from : 123rf

In Swine and Poultry diets, energy drive the formula cost. Therefore, it is critically important that the energy content of a diet is optimized as a way to reduce feed cost. We all know that net energy is more accurate than gross. Despite this statement, we are still formulating a lot based on gross or digestible energy. We tend to believe that using net energy as formulation driver would lead to higher cost. This is a misconception that prevents many companies from moving from gross to net energy. The article below will explain how you can reduce your formula cost by 2% by using net energy as driver to formulate.

There are several systems available for the characterization of dietary energy. The most common ones - digestible and metabolizable energy - describe the energy animals can potentially derive from the feed. Net energy has been proposed as a superior system that describes the feed energy animals actually do use. The following will describe these energy systems and make the case why net energy should be adopted by feed industry.

(INRA, Jean Noblet)

Feeding refers in general, to four energy systems: - First Gross Energy (GE) is the total energy of a feedstuff or a diet. GE is determined by burning and measuring the amount of energy liberated. The animal, however, can only utilize the digestible part of the GE, and therefore a more descriptive and animal-specific method is required. - The Digestible Energy (DE) system takes into account the loss of not digested and not absorbed energy of the diet. Digestible energy is simply calculated as the gross energy (GE) minus fecal energy (both measured by burning). The energy of feces is originated from the diet and mainly from the indigestible fraction of its fiber content. In the past the use of DE was rather common in Europe, and assuming a cereal-soybean meal based diet, DE level could be approximately 85% of GE. - Because energy losses during the diet digestion refer not only to the fecal energy, but also to the losses in urine and gas, a third system: the Metabolizable Energy (ME) system occurred. This system is more accurate because energy lost in urine, can vary considerably, with high protein (increasing energy lost through urine) and high fermentable feedstuffs (increasing fermentations in the large intestine). Because most of the commercial diets are formulated close to animal requirements, the ratio of ME to DE is constant: ME for cereal-soybean meal based diets is typically around 96-97% of DE. The ME system is obviously more precise than the DE system, and is commonly used by nutritionists in the United States and in Asia. - The most accurate energy system is the Net Energy (NE) system. NE is the final step of energy retained by the animal for productive purposes: Growth, protein and fat deposition, fetus and milk production. In that system not only fecal, urinary, and gas losses of energy are accounted for, but also heat produced (due to the digestion and the maintenance). In average, the loss accounts for 25% of the ME (for growing pig) Since almost 20 years, the NE system is largely used all over Europe for Swine feed formulation. This system proves its efficiency on pigs over 25 Kg. NET ENERGY IS CHEAPER !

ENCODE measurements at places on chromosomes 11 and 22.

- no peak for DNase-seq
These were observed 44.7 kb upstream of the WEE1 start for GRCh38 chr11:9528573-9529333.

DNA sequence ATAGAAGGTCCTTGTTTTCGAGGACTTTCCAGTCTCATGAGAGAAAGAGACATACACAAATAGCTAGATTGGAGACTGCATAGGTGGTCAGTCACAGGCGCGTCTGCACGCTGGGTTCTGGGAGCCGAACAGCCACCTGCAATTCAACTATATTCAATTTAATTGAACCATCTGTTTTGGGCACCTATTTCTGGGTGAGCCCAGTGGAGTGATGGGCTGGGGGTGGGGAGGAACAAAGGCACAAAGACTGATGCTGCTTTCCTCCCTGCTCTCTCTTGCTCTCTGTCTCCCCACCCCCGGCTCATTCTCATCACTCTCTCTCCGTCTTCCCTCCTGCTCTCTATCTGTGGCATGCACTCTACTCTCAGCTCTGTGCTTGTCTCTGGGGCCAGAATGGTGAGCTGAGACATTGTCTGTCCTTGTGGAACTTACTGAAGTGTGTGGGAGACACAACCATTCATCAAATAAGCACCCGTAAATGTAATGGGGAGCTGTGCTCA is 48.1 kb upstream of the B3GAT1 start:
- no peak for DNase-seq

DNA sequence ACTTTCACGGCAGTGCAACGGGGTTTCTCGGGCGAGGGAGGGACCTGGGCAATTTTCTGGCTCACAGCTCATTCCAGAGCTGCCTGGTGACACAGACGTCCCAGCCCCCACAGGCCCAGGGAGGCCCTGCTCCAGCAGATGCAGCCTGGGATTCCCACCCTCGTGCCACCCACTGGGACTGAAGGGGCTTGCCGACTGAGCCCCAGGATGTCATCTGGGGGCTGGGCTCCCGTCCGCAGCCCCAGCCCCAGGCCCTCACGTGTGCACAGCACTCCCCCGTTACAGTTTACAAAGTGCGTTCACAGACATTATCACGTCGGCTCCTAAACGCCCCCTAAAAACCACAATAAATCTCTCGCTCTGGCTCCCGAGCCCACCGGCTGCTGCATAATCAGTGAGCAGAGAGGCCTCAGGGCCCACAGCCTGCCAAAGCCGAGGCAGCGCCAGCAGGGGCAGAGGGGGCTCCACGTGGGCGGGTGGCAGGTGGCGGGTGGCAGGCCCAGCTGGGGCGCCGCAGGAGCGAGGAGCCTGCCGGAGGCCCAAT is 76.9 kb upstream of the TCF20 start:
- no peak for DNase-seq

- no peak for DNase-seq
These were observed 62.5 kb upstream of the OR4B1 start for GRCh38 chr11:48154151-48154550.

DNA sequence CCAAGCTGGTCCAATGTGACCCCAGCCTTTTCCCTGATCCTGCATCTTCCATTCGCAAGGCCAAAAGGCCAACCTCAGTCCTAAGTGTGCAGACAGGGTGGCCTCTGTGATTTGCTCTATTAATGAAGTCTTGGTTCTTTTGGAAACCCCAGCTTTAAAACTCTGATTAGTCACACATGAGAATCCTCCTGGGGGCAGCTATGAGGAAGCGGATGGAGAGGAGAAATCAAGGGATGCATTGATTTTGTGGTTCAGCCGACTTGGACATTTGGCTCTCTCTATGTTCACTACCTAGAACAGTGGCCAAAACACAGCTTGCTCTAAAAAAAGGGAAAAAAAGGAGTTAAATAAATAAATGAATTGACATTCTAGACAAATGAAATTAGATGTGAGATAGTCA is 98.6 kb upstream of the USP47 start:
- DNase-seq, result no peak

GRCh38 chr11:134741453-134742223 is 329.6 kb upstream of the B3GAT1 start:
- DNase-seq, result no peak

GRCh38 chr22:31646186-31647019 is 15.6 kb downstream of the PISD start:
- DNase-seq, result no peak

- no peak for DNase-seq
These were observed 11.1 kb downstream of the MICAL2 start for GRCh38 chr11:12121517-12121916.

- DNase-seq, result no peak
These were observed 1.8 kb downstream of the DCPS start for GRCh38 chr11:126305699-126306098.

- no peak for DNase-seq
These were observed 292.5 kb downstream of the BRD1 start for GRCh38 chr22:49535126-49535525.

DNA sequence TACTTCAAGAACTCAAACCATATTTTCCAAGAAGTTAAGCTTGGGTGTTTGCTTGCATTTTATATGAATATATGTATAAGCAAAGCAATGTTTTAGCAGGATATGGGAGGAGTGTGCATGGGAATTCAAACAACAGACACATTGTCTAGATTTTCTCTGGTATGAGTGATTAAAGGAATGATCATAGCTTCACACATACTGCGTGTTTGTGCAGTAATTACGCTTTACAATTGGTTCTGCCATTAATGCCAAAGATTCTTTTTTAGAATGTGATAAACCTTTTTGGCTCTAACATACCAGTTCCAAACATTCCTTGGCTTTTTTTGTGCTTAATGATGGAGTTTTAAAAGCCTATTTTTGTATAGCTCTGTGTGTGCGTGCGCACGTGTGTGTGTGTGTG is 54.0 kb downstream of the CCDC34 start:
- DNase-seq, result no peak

The main difference between DE or ME and NE is that the former two express potential energy, while the latter expresses useable energy, and includes the efficiency with which nutrients can be utilized. This efficiency is different between nutrients. Body protein is subject to a constant breakdown and synthesis process, during which a certain fraction of amino acids is inevitably lost. Protein synthesis requires energy, and the repeated breakdown and synthesis of protein increases this energy expenditure; this means that dietary protein is used with a mean efficiency of only 54% for body protein deposition. In comparison, starch and lipids are utilized for lipid deposition with a mean efficiency of 74% and 95%, respectively (de Lange and Birkett 2004).